Julie and I were working together to develop a comprehensive accounts receivable aging process for her firm and when we finally got to the end of the project and were ready to pull the trigger, she started to hesitate. We were on a video meeting so I could see her sit back in her chair and rest her hand over her chin. I could tell her wheels were spinning. “I can’t believe I have to do this, why won’t my clients just take me seriously and pay on time”? “Julie”, I paused. “People will take paying your invoices seriously when you take getting your invoices paid seriously”. The hard truth is, your clients need to see that you expect them to follow through with compensating you for the valuable services you have taken the time to carry out for them.
Unless you’ve been hiding under a rock of late, I suspect you are well aware of the rise of the attorney wellness movement within our profession. Now, don’t get me wrong. I’m not here to challenge the importance and value of all that’s going on. While I will admit I’m having a hard time wrapping my head around this mindfulness thing, and when it comes to yoga, well let’s just say I’m more comfortable in the weight room, I do deeply believe our profession is in a crisis, in part, for want of attorney wellness.
For years so many, myself included, have talked about the importance of trying to find a healthy balance between one’s work life and one’s personal life as part of the answer to this crisis. Those who tried and succeeded did so believing that, once there, all would be good with the world. I’m not buying it anymore, and with this post, I am publicly stating I will never encourage anyone to try to find a healthy work-life balance again!
Time and money are so interchangeable these days. We started exchanging time for money at our first few jobs where we clocked in to start getting paid and when we clocked out, the money stopped. Now that you own a law practice you have access to this new way to view time as it relates to money because you now have residual power. Residual money is not money you clock in and out for, it’s the money you receive because you have created a service supported by systems and aided by people (that are not you) that removes your money’s dependency on your hours. But the quest to discovering your residual money formula is more complex than just clocking in and out. Learn more.
Lawyers and those in their employ can and will make a mistake from time to time. It happens. Should a significant misstep ever occur on one of your matters, what might the fallout be? Think about this as a member of our learned and honorable profession. Clearly the client will be harmed in some fashion. Now, put yourself in your client’s shoes and ask who should be held responsible, particularly if a financial loss is part of the equation? You know darn well what the answer is. After all, if a lawyer representing you on a personal injury matter blew a statute that resulted in a lost opportunity for any kind of recovery, you would expect to be made whole and you know it. This is why I don’t get the excuses. Purchasing malpractice insurance isn’t about protecting lawyers. It’s about protecting clients should something go wrong, which makes it, at least in my mind, the right thing to do.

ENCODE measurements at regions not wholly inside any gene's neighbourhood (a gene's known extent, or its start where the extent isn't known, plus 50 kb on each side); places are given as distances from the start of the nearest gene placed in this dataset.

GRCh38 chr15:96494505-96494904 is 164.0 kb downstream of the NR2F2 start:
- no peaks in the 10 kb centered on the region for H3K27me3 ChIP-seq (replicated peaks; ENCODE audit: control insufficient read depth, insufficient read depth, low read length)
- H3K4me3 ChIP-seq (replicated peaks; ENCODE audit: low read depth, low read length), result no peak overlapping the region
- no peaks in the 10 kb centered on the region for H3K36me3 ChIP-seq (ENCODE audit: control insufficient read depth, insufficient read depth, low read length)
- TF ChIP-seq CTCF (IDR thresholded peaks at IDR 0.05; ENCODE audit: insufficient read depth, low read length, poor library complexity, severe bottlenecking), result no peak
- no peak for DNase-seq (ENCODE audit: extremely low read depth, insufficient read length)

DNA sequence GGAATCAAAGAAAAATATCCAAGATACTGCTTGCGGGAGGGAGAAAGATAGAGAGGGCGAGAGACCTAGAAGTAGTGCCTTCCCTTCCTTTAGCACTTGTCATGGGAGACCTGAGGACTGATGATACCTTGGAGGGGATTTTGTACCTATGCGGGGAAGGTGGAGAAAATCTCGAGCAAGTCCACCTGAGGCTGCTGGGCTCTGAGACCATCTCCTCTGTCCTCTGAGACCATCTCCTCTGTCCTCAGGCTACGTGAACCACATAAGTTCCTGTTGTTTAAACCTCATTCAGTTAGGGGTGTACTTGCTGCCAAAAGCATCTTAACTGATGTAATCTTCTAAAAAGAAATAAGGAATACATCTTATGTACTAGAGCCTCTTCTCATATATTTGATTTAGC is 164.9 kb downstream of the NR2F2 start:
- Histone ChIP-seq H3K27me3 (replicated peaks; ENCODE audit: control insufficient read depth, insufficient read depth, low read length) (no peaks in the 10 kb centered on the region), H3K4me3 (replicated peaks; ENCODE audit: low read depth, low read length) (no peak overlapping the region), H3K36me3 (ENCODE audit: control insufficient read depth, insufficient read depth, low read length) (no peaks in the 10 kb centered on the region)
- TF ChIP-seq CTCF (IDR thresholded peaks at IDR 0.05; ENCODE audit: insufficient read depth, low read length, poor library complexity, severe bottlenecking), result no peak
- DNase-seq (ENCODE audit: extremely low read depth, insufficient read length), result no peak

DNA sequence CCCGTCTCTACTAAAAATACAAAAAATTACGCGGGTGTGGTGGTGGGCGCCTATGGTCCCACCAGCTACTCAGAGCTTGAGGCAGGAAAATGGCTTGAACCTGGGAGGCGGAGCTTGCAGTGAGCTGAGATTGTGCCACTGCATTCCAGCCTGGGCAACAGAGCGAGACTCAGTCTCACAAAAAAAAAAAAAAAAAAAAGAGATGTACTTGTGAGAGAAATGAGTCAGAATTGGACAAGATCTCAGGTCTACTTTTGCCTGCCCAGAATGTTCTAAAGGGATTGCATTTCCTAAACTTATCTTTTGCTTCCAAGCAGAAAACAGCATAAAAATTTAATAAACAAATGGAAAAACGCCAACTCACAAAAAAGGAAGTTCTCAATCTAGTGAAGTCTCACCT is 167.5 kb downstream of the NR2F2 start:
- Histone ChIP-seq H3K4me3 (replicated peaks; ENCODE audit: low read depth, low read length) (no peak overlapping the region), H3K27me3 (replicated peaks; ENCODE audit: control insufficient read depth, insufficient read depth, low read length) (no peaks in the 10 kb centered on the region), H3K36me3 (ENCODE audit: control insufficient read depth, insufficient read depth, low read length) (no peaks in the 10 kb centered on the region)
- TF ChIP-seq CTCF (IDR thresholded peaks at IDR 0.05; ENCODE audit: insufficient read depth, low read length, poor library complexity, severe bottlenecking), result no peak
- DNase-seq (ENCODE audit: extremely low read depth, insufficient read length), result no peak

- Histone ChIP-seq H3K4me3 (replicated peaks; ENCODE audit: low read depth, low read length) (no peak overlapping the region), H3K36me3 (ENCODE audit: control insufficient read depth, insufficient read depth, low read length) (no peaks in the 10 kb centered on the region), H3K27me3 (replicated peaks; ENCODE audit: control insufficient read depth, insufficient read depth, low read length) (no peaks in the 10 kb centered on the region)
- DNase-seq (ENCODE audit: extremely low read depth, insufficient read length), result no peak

Getting real with your numbers can be a difficult journey. What you think is going on financially in your firm can come into question very quickly once you crunch the numbers and they’re staring you in the face. We love the numbers because they don’t lie. There is no opinion and no bias, if the numbers don’t add up they simply don’t add up. The first step to understanding your firms’ profit is to figure out where it’s coming from.
An attorney never gets an accountability pass just because the representation is framed as a favor. One can’t casually look into a legal matter, pass along a little advice and expect there to be no fallout if something goes wrong later on. An attorney is either in or out. There is no middle ground here.
When you look at your financials you should quickly see the picture they paint of your legal business’s performance. Your financials should serve as a confirmation of your financial positioning, a tool in which to measure your goal progression, and a compass guiding you into your financial future. Do yours?
Common reasons lawyers close their practices include a medical disability, wanting to retire, a move out-of-state, or a career change. While the specific steps that need to be taken and the time frame involved can vary significantly depending upon the reasons driving the closure and the type of practice being closed, the following checklist covers the basics of what most lawyers will need to think about.
You want more time with your family and do the things you love doing (besides practicing law). You also wanted a plethora of funds to support this. It would make sense that you now monitor these two things, time and money, like a hawk to make sure you’re getting what you originally set out to get from all this, right? Nope, in fact many practice owners run from basic accounting requirements (if this is you, for the love of law please keep reading). So why are you running from the thing you set out to gain?
I recently asked several of our claims attorneys to identify the top habits they felt new lawyers should develop from day one. Most of what they shared was what I anticipated claims attorneys would say; but one item caught my attention, and the more I thought about it, the more I realized how right they were. In short, all lawyers, not just new lawyers, need to know how to write well. Do you?